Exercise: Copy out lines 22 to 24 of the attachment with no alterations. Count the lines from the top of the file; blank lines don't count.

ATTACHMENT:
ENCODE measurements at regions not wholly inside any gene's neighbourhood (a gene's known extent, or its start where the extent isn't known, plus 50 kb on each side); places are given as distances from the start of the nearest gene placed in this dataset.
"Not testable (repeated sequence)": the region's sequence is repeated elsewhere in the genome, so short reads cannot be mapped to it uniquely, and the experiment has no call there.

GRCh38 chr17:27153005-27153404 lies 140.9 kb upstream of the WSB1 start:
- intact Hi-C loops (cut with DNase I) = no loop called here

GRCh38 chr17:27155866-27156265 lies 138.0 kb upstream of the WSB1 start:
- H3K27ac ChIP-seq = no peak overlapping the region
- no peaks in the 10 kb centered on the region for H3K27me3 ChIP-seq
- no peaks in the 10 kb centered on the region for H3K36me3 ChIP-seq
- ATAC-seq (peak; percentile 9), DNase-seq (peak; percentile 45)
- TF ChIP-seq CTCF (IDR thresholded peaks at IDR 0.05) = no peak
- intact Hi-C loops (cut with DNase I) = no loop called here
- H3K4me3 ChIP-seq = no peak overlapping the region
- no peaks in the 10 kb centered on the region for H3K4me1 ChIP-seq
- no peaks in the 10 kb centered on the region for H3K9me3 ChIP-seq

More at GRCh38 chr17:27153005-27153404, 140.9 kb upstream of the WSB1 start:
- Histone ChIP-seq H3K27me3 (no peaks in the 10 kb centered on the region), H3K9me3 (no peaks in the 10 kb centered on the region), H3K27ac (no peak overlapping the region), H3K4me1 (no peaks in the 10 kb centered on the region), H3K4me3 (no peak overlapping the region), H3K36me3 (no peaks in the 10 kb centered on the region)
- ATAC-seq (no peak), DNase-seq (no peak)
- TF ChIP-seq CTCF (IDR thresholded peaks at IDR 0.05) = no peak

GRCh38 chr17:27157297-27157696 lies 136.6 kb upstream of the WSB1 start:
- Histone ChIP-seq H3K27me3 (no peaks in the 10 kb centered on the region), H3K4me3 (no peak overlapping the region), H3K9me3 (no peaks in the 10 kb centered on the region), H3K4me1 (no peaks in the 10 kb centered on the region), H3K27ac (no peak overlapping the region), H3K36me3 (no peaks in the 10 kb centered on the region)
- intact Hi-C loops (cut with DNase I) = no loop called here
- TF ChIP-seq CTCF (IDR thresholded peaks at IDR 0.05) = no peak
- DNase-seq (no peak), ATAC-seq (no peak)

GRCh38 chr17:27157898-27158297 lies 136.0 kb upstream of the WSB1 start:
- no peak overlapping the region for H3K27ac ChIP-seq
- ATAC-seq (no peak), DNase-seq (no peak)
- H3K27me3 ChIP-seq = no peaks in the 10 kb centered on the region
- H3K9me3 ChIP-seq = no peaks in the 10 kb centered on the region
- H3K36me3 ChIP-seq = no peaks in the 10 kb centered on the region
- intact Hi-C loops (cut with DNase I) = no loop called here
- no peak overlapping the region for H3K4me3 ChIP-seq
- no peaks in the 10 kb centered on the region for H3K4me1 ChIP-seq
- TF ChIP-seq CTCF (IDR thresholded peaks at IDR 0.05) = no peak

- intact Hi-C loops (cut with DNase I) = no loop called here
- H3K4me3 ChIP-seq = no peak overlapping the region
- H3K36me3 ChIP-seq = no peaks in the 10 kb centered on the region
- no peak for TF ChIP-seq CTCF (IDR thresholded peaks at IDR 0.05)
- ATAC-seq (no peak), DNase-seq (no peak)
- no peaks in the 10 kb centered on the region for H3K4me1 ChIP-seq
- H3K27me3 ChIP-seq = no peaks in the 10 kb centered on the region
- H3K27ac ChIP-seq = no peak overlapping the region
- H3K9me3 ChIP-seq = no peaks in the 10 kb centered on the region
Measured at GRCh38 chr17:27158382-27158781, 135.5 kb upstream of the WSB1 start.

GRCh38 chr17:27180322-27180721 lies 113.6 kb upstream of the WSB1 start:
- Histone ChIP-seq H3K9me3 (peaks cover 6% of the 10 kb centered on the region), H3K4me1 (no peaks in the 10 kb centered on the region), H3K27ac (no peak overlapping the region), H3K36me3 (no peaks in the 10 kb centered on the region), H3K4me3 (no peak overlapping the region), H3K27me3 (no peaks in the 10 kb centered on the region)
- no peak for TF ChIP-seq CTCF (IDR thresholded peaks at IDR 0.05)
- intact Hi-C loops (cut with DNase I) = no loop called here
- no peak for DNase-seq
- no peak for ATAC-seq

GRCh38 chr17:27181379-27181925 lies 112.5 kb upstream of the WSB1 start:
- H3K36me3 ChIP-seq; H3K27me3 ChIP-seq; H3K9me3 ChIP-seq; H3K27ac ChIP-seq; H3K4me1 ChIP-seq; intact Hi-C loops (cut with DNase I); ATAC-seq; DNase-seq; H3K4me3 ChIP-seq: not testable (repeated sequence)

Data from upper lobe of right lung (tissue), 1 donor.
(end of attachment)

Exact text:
- TF ChIP-seq CTCF (IDR thresholded peaks at IDR 0.05) = no peak
- DNase-seq (no peak), ATAC-seq (no peak)

GRCh38 chr17:27157898-27158297 lies 136.0 kb upstream of the WSB1 start: